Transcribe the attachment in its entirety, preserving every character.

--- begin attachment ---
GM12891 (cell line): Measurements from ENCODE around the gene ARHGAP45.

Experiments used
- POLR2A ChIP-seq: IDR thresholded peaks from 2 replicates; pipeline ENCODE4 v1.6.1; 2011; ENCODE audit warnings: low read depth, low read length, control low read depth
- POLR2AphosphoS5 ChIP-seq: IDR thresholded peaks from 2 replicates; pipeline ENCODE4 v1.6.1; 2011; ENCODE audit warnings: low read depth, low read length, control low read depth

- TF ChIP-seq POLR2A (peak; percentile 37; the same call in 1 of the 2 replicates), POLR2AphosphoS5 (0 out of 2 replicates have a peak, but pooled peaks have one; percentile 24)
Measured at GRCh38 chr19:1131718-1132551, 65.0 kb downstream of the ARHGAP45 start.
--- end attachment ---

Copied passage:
GM12891 (cell line): Measurements from ENCODE around the gene ARHGAP45.

Experiments used
- POLR2A ChIP-seq: IDR thresholded peaks from 2 replicates; pipeline ENCODE4 v1.6.1; 2011; ENCODE audit warnings: low read depth, low read length, control low read depth
- POLR2AphosphoS5 ChIP-seq: IDR thresholded peaks from 2 replicates; pipeline ENCODE4 v1.6.1; 2011; ENCODE audit warnings: low read depth, low read length, control low read depth

- TF ChIP-seq POLR2A (peak; percentile 37; the same call in 1 of the 2 replicates), POLR2AphosphoS5 (0 out of 2 replicates have a peak, but pooled peaks have one; percentile 24)
Measured at GRCh38 chr19:1131718-1132551, 65.0 kb downstream of the ARHGAP45 start.